What is more interesting to look into, however, is that there is no real indicator of importance on the Periodic Table. Everything is ordered by atomic mass. When you look at it, you can unintentionally rank importance by the order in which it is presented. I am sure some scientists would argue that all the elements are important, but surely there has to be more crucial elements than others to sustaining life on Earth, and we should be aware of that.

To give some examples, we know that hydrogen and oxygen are important because they make water. Without water, we would not have life. Conversely, we think of Carbon and Nitrogen as bad in excess, but they are also crucial to our planet.

Any time you create rankings, you adding a subjective bias. So I do not think the Periodic Table of Elements should be ranked in order of importance. I do think we should have a separate table indicating the elements that are crucial to life. Like the Periodic Table, it can be revised over time. When I look up the fourth element, beryllium, I can see that it is a rare chemical element. If I am not studying science, this is useless to me and it also not crucial to sustaining life. Would it be so bad to come up with a new table for these crucial elements just so some subconscious minds do not rank beryllium ahead of oxygen?

The Consensus That Needs Evaluation

More is often considered better. If you are an American citizen or a citizen of a developed country you are likely fall into the category of a consumer. The flow of goods typically goes through five steps: extraction, production, distribution, consumption, and disposal. Even if your job entails producing something, you are exposed only to a fragment of the supply chain. If anything, most of us are exposed to two components of the supply chain via production and consumption with some exceptions. With many manufacturing jobs shifting overseas, the production component of our consumable goods is even easier to overlook.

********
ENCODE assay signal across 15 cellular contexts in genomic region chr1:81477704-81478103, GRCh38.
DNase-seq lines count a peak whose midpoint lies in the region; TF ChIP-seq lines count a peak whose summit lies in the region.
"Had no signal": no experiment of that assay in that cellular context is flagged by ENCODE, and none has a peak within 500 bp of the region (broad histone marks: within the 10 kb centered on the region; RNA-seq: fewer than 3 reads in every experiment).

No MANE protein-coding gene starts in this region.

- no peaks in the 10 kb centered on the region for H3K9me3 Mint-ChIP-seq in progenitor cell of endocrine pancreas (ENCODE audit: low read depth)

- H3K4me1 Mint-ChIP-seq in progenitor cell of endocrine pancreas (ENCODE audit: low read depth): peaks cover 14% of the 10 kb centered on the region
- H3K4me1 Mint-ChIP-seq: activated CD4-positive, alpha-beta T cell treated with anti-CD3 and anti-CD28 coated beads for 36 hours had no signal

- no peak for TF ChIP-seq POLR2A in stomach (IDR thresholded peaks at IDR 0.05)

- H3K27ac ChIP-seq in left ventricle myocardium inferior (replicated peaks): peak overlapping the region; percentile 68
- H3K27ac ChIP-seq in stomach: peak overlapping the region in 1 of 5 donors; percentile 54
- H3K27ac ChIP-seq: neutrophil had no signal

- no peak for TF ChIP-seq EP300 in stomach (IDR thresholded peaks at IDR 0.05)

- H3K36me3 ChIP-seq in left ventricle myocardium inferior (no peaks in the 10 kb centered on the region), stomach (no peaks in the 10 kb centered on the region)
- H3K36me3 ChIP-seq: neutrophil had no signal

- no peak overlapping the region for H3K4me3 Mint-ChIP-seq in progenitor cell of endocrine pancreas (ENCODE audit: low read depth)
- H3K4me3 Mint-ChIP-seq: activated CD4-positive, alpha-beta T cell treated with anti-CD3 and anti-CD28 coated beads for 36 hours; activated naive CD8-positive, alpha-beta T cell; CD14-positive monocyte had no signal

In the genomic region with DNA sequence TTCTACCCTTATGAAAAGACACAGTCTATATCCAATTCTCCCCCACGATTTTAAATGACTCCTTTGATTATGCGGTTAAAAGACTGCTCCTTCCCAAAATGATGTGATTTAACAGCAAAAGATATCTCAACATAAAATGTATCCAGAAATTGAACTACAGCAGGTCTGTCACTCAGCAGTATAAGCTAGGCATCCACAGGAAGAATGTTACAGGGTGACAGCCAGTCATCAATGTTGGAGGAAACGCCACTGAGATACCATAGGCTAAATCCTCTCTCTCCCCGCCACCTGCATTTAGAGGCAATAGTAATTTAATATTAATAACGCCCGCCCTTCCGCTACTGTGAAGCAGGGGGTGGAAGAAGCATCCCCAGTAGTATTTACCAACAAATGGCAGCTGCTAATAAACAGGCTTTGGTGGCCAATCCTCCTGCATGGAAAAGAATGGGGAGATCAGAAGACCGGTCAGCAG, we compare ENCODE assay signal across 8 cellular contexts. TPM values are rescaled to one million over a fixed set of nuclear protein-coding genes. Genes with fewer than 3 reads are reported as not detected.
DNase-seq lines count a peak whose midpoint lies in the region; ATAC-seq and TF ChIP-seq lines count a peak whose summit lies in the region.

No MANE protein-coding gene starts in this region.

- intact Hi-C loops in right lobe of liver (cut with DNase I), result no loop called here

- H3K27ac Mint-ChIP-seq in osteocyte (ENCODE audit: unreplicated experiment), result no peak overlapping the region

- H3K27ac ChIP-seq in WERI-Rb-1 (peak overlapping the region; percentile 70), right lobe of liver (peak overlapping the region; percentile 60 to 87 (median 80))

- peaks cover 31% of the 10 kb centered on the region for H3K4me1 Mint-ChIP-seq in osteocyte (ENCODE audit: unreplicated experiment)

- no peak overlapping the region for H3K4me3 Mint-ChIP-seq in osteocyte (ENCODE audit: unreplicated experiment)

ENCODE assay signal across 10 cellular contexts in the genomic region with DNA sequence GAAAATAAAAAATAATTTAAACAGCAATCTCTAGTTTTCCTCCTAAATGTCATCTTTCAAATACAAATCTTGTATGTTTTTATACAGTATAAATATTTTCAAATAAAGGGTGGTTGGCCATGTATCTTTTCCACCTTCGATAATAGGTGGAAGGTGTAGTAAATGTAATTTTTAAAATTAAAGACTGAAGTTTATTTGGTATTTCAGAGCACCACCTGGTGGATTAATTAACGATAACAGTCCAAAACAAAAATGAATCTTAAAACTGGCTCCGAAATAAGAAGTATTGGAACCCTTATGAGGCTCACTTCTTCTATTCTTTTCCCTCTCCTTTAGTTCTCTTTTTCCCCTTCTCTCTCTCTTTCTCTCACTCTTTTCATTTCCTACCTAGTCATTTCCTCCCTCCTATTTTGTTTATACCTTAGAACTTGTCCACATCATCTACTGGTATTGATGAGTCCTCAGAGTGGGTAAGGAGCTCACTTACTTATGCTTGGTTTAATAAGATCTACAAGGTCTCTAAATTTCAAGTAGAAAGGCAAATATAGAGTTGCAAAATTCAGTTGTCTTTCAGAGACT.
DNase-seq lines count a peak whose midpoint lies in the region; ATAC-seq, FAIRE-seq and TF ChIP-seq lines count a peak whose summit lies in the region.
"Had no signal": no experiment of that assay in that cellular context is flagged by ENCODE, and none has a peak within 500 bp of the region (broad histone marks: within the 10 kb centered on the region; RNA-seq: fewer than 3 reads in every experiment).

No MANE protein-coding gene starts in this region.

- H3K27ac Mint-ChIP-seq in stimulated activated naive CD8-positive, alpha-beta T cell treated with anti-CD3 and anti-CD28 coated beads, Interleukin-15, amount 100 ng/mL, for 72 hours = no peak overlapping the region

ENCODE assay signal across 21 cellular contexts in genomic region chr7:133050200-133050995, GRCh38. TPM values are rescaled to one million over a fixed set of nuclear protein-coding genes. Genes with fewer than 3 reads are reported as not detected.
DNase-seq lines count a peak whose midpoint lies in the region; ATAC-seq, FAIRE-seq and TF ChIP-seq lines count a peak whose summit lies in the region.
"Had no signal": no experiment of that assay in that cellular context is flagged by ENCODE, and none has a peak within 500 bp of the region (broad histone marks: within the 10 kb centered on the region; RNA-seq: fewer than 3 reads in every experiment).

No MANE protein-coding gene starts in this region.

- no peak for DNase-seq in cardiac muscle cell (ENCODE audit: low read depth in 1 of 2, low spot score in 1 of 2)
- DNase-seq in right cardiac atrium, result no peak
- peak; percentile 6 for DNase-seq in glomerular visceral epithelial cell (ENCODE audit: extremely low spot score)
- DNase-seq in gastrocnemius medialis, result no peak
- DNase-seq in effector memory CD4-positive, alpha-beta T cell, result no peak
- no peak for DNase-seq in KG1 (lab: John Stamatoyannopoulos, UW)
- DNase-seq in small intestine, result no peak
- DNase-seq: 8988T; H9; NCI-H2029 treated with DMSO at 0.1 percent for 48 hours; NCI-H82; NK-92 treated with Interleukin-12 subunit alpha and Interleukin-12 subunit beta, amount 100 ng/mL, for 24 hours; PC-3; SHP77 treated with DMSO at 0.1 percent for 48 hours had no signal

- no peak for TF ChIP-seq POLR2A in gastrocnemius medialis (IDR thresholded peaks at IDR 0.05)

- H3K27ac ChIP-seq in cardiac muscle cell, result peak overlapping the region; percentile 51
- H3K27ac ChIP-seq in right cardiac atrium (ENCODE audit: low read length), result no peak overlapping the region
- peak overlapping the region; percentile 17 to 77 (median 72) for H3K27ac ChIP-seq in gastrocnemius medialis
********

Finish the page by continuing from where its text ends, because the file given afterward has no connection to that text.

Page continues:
Meanwhile, we are using the natural resources in the extraction stage at an alarming rate, and our waste is massive. The amount of consumption in the world, especially in the United States, has a massive environmental impact. No matter your feelings on Global Warming (another future topic), the rate at which we are using resources is beyond our means. Inevitably, some of the resources that we use constantly will run out. It comes down to the question of which ones and when?

It is easy to point at consumer habits and blame that for any potential crisis in our future. Yet that is too simple. Each aspect of the flow of goods has flaws which need to be looked at. It is obvious that their are combatants to this issue, but even these people use language that is vague or does not make sense.

We will hear scary statistics about how much of the world’s resources we are using, but when you look at it, it is often not logical. If we were using resources at the rate that environmental advocates say we do, we would have run out of all of them ten years ago. It would be much more beneficial to know which natural resources are becoming scarce and projections on when they will run out. The only resource which we routinely do this for is oil, which experts estimate will run out in 2050.

We hear that estimate and brilliant minds gather to find alternatives. The electric car movement is an obvious example of this. So why not go resource specific? If people know what exactly they need to do to resolve an issue they will typically attempt to make amends. General and vague statistics which clearly are meant to frighten us do not always work to change an endemic problem. We need to dig deeper because that is when we find the solutions.